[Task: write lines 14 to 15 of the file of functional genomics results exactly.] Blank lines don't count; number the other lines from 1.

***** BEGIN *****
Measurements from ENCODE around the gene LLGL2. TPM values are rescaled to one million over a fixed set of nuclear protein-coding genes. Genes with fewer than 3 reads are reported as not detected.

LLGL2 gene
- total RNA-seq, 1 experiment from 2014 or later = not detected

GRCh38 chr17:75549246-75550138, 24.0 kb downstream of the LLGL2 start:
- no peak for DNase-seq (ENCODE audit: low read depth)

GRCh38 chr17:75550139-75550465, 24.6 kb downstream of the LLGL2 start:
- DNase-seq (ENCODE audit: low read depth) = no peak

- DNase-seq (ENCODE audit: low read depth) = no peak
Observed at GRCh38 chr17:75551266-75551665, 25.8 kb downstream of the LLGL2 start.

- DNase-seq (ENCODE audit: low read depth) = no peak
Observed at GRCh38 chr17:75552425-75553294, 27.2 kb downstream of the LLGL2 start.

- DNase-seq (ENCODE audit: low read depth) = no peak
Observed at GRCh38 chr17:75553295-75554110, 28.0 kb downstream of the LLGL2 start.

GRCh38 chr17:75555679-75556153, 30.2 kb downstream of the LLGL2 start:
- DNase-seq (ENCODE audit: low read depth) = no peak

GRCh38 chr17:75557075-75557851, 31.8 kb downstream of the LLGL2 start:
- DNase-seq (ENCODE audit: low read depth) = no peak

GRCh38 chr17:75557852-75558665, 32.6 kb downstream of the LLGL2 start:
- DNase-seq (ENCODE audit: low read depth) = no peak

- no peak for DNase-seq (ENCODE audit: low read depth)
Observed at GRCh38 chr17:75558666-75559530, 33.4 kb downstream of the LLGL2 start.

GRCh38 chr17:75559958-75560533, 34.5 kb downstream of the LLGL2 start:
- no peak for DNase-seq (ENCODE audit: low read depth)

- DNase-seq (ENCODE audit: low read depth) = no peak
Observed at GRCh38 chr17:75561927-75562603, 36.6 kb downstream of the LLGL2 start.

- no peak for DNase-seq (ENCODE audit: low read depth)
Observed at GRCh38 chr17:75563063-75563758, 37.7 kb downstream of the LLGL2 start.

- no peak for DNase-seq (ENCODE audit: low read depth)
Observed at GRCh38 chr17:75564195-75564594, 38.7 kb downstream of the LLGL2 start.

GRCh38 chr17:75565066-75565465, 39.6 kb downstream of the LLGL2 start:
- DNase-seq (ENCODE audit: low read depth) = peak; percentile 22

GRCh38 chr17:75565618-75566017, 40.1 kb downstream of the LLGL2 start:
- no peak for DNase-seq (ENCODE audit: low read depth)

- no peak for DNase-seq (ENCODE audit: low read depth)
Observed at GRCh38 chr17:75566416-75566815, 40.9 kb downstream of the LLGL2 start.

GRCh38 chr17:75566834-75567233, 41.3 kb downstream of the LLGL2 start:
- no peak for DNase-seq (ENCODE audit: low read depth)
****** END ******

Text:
GRCh38 chr17:75555679-75556153, 30.2 kb downstream of the LLGL2 start:
- DNase-seq (ENCODE audit: low read depth) = no peak